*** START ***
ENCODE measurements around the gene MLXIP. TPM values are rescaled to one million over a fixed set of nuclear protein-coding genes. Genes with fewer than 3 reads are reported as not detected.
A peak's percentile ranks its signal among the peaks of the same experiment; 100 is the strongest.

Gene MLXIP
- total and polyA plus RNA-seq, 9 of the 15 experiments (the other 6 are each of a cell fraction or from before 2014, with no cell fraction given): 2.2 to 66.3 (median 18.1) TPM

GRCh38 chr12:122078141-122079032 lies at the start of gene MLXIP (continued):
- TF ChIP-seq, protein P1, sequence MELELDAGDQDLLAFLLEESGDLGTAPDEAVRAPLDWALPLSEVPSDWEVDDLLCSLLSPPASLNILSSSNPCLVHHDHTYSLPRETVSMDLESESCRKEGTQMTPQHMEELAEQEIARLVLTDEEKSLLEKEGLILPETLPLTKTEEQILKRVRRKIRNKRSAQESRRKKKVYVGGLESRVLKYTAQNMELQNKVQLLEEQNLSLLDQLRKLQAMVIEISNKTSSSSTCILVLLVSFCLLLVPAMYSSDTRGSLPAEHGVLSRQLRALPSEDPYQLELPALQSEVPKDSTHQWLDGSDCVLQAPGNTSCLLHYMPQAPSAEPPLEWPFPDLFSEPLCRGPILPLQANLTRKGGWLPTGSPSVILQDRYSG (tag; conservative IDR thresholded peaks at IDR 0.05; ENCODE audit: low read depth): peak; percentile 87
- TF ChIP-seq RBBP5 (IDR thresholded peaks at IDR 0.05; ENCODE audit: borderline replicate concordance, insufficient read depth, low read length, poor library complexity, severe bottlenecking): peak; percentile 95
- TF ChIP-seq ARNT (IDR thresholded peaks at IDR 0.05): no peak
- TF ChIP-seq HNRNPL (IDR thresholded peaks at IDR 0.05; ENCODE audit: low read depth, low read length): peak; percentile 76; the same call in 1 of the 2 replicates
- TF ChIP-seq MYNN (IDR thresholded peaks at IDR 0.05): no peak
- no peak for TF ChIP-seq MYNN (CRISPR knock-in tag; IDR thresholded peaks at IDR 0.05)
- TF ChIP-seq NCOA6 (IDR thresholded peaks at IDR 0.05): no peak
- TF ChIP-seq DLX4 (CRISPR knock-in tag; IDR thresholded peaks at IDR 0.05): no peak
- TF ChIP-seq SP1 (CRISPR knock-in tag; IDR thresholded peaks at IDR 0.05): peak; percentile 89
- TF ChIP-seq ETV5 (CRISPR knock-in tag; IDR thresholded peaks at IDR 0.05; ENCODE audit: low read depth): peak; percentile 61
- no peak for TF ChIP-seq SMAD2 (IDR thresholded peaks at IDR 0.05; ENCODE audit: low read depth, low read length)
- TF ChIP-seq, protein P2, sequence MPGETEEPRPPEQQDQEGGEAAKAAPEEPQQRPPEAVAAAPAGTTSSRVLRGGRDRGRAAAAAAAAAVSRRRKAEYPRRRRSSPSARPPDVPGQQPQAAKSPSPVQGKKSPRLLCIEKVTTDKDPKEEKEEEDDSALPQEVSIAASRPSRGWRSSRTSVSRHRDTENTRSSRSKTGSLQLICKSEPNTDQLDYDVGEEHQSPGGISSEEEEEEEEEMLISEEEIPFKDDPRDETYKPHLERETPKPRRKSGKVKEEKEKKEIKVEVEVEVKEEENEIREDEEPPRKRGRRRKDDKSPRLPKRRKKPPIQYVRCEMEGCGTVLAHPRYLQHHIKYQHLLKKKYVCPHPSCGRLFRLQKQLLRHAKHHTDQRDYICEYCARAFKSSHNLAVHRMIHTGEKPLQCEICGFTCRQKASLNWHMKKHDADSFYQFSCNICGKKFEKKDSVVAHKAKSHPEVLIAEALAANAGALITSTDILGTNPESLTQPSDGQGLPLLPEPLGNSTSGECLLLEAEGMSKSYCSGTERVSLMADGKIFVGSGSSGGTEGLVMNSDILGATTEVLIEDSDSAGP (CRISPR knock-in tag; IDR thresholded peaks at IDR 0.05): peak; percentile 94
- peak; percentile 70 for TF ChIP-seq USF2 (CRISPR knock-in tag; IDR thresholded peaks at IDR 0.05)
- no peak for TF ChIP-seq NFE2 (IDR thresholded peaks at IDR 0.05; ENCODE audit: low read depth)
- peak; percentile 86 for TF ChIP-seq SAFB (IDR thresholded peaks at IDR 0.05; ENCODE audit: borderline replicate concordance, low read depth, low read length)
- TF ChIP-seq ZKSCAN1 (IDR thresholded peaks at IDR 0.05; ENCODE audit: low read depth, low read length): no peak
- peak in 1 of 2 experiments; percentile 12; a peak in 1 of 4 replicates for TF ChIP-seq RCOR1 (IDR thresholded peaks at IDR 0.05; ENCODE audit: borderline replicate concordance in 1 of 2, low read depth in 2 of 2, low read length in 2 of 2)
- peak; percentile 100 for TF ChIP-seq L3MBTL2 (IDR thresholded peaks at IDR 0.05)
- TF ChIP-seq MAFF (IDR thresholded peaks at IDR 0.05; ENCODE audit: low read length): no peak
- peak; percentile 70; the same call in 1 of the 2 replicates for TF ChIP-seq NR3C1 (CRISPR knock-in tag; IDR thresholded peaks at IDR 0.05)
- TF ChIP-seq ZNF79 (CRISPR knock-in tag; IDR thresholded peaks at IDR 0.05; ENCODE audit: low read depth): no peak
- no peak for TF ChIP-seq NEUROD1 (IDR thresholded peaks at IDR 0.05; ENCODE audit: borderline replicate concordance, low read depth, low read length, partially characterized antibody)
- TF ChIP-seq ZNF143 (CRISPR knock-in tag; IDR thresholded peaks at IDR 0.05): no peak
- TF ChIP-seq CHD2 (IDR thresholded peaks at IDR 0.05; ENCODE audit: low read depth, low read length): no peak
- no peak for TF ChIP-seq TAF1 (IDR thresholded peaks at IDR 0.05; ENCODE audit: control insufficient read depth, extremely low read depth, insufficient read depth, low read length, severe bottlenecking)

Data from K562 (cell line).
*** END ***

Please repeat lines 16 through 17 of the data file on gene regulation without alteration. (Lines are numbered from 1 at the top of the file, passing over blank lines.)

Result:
- no peak for TF ChIP-seq SMAD2 (IDR thresholded peaks at IDR 0.05; ENCODE audit: low read depth, low read length)
- TF ChIP-seq, protein P2, sequence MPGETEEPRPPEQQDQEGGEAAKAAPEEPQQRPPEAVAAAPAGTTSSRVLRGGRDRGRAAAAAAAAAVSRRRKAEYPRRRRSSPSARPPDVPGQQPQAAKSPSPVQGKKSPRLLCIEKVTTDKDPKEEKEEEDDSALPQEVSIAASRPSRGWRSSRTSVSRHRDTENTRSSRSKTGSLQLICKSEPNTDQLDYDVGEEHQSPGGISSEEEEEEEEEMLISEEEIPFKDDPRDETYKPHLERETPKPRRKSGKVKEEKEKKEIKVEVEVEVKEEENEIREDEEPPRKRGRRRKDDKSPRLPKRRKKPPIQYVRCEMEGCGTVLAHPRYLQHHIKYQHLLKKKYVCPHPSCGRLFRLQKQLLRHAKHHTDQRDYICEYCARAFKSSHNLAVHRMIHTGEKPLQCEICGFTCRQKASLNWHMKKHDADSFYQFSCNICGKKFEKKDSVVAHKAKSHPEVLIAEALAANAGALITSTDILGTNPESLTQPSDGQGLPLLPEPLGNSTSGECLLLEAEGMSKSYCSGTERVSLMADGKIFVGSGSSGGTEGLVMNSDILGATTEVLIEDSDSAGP (CRISPR knock-in tag; IDR thresholded peaks at IDR 0.05): peak; percentile 94